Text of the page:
Tech: The wonder of winches

I love winches. When I got Arriba it came with 5 manual winches, which might have seemed adequate in the eyes of the designer; but not to me! Arriba now sports 7, including my pride and joy, an Andersen 40ST compact electric winch.

If you sail anything bigger than a dinghy, you almost certainly rely on winches to get work done on your boat. And the bigger your vessel or the lazier the sailor, the greater the need.

Strictly speaking, what we have on modern yachts are not winches but capstans. The technical definition of a winch is a winding device that stores its cable (or rope) on its drum. Anyway, we’ll stick with “winch” since that is the prevailing term.

Although winches starting appearing on large yachts in the 1930s, they didn't become very common on smaller yachts until after World War II. Modern Bermudan sloop rig yacht designs, i.e., large fore-and-aft sails, undoubtedly owe some of their popularity to the advent of the modern winch. Instead of numerous small sails, as you would find on the tall ships of yesteryear, we can now use powerful winches to manage a couple of big sails.

The first thing to understand about a winch is mechanical advantage. The mechanical advantage of any machine, albeit a lever, a wheel and axle or a winch, is the output force divided by the input force. Winches generate mechanical advantage in two ways, firstly from the internal gear ratio (G) and secondly from the ratio of the handle length (L) to the drum radius (R). The product of both is referred to as the power ratio, i.e., P = G · (L / R).

For example, an Andersen 40ST winch, which like many modern winches has 2 speeds, has the following ratios:

Gear ratio (G)
Power ratio (P)
1st speed
2nd speed

Note that Andersen, like many winch manufacturers, uses the power ratio (rounded up) for the winch name. The power ratio must be always quoted for a given handle length (L), which is typically for a standard 250mm (10”) handle. Incidentally, the drum radius (R) for the 40ST is 38mm. I’ll leave it as a homework exercise for the reader to calculate the above power ratios from the gear ratios.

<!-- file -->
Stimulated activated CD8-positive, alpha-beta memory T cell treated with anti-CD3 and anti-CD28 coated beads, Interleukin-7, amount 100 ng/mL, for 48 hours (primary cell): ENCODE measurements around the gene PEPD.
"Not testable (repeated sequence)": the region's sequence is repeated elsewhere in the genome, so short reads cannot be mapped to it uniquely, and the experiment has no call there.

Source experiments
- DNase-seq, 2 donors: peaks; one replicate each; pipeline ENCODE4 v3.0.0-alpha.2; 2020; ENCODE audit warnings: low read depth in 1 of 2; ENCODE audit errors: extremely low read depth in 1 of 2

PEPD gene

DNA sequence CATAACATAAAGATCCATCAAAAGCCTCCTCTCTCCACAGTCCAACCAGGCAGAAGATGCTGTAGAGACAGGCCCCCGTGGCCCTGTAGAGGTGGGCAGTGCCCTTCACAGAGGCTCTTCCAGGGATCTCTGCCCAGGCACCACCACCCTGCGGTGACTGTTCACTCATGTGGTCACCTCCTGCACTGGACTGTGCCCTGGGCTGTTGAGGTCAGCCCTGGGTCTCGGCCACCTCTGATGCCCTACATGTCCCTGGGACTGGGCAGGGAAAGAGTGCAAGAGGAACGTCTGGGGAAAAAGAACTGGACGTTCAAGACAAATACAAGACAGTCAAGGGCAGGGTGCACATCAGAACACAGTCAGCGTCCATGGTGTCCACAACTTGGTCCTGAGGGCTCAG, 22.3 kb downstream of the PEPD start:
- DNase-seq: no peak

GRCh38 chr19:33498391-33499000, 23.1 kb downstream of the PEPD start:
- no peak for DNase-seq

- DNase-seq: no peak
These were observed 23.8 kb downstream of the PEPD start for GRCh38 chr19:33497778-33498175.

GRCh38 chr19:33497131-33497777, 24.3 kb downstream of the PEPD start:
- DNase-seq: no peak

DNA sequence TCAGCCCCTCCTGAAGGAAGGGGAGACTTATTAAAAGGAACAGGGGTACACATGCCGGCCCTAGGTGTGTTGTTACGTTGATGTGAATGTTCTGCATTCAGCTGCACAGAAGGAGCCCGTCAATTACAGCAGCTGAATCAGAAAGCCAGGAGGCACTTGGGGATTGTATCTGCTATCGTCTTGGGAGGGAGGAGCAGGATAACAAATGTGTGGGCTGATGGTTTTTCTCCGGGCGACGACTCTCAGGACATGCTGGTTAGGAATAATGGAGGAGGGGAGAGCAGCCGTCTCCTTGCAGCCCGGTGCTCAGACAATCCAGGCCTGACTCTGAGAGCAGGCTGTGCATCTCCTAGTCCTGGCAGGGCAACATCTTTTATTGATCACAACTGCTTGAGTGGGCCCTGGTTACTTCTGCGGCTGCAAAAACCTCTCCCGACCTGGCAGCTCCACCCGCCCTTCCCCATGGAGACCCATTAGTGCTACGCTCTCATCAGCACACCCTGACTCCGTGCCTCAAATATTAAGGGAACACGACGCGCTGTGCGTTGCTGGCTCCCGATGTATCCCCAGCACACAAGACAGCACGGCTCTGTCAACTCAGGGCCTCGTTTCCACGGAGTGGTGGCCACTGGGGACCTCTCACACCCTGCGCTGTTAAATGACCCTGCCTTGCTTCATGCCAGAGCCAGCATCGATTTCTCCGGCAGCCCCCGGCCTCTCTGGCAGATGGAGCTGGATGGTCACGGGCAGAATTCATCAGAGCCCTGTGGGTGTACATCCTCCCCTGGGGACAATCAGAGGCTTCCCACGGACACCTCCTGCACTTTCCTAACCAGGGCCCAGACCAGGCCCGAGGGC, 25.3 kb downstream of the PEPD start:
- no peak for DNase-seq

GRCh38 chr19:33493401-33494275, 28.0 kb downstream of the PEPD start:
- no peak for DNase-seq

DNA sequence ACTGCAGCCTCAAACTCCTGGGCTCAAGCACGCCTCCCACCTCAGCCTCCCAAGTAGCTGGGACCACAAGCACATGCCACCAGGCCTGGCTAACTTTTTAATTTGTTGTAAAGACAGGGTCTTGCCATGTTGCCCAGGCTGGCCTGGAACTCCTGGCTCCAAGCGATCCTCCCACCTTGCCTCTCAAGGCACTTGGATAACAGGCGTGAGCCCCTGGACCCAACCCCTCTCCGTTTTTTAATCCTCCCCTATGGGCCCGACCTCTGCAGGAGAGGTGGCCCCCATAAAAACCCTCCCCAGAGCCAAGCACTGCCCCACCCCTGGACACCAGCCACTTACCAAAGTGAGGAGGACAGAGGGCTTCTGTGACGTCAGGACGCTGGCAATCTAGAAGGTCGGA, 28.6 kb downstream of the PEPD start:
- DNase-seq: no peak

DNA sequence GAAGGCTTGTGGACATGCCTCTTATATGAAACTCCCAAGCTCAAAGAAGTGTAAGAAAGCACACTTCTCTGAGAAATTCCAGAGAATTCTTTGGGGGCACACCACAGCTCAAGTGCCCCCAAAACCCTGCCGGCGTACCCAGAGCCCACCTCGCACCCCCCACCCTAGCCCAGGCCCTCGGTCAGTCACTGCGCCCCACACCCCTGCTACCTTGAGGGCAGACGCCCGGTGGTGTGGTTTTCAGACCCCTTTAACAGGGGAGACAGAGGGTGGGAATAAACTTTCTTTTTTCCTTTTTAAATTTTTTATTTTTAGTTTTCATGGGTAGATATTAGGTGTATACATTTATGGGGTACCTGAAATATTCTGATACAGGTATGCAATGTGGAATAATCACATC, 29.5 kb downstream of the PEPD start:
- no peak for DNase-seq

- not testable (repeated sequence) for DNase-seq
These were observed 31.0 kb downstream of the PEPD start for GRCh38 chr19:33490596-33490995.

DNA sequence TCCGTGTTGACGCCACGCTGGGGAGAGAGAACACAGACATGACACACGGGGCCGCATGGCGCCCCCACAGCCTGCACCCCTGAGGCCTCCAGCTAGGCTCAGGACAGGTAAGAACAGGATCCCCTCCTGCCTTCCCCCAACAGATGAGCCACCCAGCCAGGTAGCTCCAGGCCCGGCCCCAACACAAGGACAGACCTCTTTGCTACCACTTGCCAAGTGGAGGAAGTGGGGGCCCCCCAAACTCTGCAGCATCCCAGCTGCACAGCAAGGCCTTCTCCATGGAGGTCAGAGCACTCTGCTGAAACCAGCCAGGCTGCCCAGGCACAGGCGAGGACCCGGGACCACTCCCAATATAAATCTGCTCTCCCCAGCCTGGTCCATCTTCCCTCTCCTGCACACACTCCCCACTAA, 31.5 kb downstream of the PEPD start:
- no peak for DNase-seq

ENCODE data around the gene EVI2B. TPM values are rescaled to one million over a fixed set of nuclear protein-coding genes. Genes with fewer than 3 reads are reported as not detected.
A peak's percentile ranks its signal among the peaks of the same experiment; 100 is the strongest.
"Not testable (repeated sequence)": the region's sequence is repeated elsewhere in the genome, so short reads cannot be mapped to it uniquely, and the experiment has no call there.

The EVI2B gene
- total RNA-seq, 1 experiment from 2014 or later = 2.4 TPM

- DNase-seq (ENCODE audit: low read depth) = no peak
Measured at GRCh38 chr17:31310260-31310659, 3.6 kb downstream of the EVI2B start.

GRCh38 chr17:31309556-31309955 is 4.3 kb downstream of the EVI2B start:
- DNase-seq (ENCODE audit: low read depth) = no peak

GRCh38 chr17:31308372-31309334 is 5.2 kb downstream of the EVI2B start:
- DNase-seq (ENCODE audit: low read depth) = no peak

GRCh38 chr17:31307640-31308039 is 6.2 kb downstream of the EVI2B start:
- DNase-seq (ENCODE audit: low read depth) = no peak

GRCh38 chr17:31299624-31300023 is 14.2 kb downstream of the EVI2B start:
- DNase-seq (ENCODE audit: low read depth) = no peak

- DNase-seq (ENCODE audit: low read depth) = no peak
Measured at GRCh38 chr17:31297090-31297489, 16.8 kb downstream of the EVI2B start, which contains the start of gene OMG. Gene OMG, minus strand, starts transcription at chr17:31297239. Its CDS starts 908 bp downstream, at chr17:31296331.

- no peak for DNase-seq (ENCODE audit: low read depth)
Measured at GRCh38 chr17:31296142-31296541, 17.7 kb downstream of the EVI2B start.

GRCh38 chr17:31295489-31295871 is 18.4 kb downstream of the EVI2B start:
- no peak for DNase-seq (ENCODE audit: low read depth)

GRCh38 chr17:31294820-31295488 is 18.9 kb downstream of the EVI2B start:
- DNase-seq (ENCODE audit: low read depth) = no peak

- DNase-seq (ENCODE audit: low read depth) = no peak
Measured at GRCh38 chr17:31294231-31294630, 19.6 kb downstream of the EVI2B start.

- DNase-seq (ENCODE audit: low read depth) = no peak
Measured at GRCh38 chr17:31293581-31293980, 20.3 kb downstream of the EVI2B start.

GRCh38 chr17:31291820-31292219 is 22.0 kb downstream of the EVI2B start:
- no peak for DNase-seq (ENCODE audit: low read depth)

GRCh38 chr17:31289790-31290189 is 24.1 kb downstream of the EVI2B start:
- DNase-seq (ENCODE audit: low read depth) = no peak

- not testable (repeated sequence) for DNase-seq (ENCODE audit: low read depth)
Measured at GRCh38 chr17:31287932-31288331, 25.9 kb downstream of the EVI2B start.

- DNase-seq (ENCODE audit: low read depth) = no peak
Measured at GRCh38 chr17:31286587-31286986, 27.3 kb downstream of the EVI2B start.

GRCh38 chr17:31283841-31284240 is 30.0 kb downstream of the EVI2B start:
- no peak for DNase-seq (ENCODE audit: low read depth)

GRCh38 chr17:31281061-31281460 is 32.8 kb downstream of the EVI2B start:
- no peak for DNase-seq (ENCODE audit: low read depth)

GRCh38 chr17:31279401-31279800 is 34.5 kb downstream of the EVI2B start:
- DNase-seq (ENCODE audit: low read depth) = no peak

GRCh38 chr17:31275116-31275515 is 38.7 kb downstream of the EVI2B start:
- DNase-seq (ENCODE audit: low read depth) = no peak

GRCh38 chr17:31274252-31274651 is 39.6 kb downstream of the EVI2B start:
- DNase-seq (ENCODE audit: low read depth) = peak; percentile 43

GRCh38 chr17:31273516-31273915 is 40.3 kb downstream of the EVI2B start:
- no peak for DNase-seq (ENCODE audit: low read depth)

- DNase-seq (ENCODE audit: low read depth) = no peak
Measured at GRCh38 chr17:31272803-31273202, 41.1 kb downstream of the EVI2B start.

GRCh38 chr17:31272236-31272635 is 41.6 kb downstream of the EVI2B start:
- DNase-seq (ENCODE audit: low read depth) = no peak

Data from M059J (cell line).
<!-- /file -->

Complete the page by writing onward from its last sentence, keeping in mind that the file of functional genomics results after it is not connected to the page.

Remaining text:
The second thing to understand is that the pull of the winch (expressed in kg or lbs) is simply the power ratio multiplied by the pull applied to the handle (expressed in the same units). For example, a power ratio of 39.5 means the winch can pull 395kg (870lbs) when applying 10kg (22lbs) of pull to the handle, assuming of course that the winch is 100% efficient. In reality, the efficiency is reduced by friction losses, which is another reason to clean your winches regularly.

A corollary is that the easiest way to get more pull out of a winch is to simply use a longer handle. For example, going from a 10” handle to a 12” gives you 20% more power. It's that or eating more Wheaties for breakfast.

I only recently added a seventh winch. Arriba's gennaker is a big, powerful sail, and I found it almost impossible to furl without a winch. The trouble was I also needed a winch to keep it partially sheeted in while furling. Problem solved with the addition of another winch.
Arriba's starboard winches exposed.
One cautionary note about electric winches. Having an electric winch really is a godsend, especially when single-handed or short-handed. It's like having another crew member, except one who never complains when you tell them to grind harder :-) If you’re not careful though, your electric mate will wreak havoc, in the blink of an eye. You can't blame them; they don't know their own strength. I once destroyed a perfectly good halyard by not paying attention, with my fat thumb pressed to the electric winch control.
Arriba's electric winch - right at the helm
So always watch what you are winching (halyard, sheet, sail, etc.) so that you don’t damage anything or anyone. Be especially careful when using a winch to furl a headsail, since it is very easy to damage the furler or furling line.

Finally, there's the tedious subject of maintenance. Winch manufacturers sell service kits for their winches and publish detailed instructions. It's typically recommended that you take apart your winches, clean them, check for worn parts and lubricate them every couple of years - even more if you sail a lot.

Be kind to your winches and they will give you years of faithful service. 


PS For the sake of completeness I should also include Arriba's windlass, a Muir VR1250.